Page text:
Summary: Abolishers of software patents organise an event this week; demonstrator against patent trolls receives abuse
LAST YEAR’S World Day Against Software Patents was marked (some would say “celebrated”) all around the world, so it was a smashing success. The event comes back later this week, so the FFII is rallying for supporters.
September 24th software professionals around the world will celebrate the annual World Day against Software Patents. This year the Swedish EU Presidency happens to contributes a minister consultation to the #ssp09 celebrations with an aim to “[review] Community innovation policy in a changing world”.
Those in the vicinity of these events can hopefully attend or help organise more such events. Other activists against the broken patent systems have been dragged into court [1, 2, 3, 4, 5, 6, 7] and The Prior Art blog reports from there as follows:
Holmes repeated the last clause slowly, emphasizing each word to the jury: “The Banana Republic of East Texas.” Then he showed the modified version of the post that went up the next day, which eliminated that last sentence and changed “conspiring” to “may have… helped.” (Frenkel had regretted his earlier harsh phrasing and changed the post of his own accord, his lawyer told the jury later on Monday.)
Ward took legal action the following month, seeking to depose Google officials to determine the identity of the then-anonymous patent blogger. Once Frenkel was identified as the Patent Troll Tracker several months later, both Ward and Albritton sued Frenkel and Cisco for defamation.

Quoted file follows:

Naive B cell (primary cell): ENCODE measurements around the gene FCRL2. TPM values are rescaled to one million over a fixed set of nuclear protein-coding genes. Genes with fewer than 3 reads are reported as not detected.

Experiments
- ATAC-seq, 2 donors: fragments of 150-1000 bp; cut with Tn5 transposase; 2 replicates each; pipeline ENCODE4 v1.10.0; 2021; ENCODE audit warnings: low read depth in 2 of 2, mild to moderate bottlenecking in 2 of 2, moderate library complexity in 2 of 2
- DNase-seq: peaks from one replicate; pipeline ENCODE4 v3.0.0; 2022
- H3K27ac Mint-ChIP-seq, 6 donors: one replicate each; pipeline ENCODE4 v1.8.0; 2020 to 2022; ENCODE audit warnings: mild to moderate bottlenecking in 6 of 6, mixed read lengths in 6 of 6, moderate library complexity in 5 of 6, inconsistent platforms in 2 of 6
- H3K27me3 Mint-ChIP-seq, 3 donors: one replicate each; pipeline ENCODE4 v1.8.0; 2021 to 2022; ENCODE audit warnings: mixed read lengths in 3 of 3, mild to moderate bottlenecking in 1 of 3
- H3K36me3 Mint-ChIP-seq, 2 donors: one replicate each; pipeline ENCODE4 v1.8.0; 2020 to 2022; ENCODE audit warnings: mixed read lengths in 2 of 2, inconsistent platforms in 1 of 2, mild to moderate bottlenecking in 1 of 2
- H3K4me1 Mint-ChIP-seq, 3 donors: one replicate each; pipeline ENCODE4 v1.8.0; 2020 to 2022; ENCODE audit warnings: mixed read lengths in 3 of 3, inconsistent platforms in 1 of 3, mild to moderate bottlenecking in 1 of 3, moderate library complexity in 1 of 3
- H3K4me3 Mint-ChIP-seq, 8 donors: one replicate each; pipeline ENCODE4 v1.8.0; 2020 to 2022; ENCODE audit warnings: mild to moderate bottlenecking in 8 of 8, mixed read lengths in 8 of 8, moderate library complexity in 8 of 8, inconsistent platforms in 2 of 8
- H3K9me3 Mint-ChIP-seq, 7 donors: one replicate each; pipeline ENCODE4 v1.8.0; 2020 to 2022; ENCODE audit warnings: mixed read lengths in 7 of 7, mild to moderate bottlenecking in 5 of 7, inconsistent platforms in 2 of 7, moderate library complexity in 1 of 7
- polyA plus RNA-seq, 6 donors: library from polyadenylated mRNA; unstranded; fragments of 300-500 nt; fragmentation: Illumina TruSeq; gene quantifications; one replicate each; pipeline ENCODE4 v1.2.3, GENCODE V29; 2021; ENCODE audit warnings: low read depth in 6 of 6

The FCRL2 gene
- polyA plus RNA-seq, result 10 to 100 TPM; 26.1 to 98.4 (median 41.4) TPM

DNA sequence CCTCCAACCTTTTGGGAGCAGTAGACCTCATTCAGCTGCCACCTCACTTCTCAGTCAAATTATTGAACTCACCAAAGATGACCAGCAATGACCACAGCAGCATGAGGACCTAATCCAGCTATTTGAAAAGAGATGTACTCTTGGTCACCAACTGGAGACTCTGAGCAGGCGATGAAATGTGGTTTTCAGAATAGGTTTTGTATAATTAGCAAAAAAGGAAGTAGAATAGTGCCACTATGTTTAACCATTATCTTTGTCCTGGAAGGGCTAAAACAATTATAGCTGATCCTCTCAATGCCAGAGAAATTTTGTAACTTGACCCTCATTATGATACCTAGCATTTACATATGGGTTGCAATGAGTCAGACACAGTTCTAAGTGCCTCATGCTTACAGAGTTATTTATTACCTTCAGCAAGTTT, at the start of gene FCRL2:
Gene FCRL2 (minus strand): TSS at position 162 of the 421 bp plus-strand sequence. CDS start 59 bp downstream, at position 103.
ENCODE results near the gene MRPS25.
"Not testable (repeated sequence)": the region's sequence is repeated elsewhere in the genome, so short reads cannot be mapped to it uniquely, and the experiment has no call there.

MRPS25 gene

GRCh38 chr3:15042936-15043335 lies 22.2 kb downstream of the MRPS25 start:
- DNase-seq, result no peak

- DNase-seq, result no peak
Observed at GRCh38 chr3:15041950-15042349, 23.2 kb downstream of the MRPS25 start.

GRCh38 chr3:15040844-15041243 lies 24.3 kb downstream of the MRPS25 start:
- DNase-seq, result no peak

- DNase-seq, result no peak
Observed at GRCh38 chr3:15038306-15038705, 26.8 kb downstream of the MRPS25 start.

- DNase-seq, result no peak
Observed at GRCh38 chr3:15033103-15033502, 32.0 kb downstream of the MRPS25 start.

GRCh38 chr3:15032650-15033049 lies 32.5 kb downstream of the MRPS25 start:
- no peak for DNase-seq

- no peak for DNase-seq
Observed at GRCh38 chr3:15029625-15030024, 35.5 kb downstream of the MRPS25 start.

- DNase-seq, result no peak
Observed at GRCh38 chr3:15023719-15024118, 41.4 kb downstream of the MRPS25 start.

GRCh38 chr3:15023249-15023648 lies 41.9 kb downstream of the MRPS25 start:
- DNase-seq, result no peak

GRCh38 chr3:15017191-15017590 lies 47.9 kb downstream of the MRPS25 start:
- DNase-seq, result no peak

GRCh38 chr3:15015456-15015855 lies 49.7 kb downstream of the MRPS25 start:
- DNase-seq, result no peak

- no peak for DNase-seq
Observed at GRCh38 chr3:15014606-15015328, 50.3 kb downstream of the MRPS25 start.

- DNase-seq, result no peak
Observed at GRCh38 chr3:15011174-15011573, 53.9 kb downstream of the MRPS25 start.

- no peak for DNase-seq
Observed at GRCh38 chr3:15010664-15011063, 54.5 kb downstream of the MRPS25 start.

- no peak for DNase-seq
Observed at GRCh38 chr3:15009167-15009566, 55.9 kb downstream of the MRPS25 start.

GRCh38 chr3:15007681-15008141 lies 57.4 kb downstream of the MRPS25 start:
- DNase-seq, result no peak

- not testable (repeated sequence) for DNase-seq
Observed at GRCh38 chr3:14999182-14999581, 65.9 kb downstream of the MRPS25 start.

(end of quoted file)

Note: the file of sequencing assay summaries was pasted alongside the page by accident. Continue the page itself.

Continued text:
Ward and Albritton say Frenkel’s posts, about changing a date on official court documents, were defamatory because they accused the two Texas lawyers of committing a crime. Lawyers for Frenkel and Cisco maintain that the posts contain no such accusations, and are a mix of true facts and legally protected opinion.
As the above shows, patent trolls are unable to accept criticism even from blogs, so they are trying to get them “shut down”. Troll Tracker was unmasked after the father of all patent trolls, Ray Niro, put a bounty on his head. These are borderline thugs who treat their “Banana Republic” down in Texas as though it’s the new Wild West.
Ray Niro is also connected to the world's biggest patent troll, which came from Microsoft and received financial support from Microsoft, Apple, and Bill Gates. The Economist’s new article which is titled “Trolls demanding tolls” writes about this patent troll which Microsoft created. It received at least $5 billion in investments from ‘charitable’ Mr. Gates and related entities.
The market is still small but it is growing quickly—by perhaps 20-30% a year, reckons Coller Capital, an investment firm that has snapped up, among other prizes, IBM’s portfolio of medical-device and health-care patents. Intellectual Ventures, based near Seattle, has spent a large chunk of the $5 billion it has raised from investors on buying patents; at the last count it had 27,000. Fortress, a big hedge-fund and private-equity group, is also active. Ron Epstein of iPotential, a patent-brokerage firm, says he is getting an ever-increasing volume of calls from hedge funds looking for patents related to mobile telecoms, medical equipment, biotechnology and the internet. He estimates that $4 billion-worth were bought and sold last year overall.
In other patent news, the USPTO’s new chief [1, 2, 3, 4, 5, 6, 7, 8, 9] is asked to change how patents get written, but this should really be a minor issue for someone who says that patents are a “20-year monopoly” to deal with. Yes, the chief of the USPTO actually said that patents are “monopolies”. They also happen to be monopolies that can be sold by the pound to patent trolls, which renders this whole system a farce. █
“Software patents have been nothing but trouble for innovation. We the software engineers know this, yet we actually have full-blown posters in our break-room showcasing the individual engineers who came up with something we were able to push through the USPTO. Individually, we pretty much all consider the software-patent showcase poster to be a colossal joke.” —Kelledin, PLI: State Street Overruled… PERIOD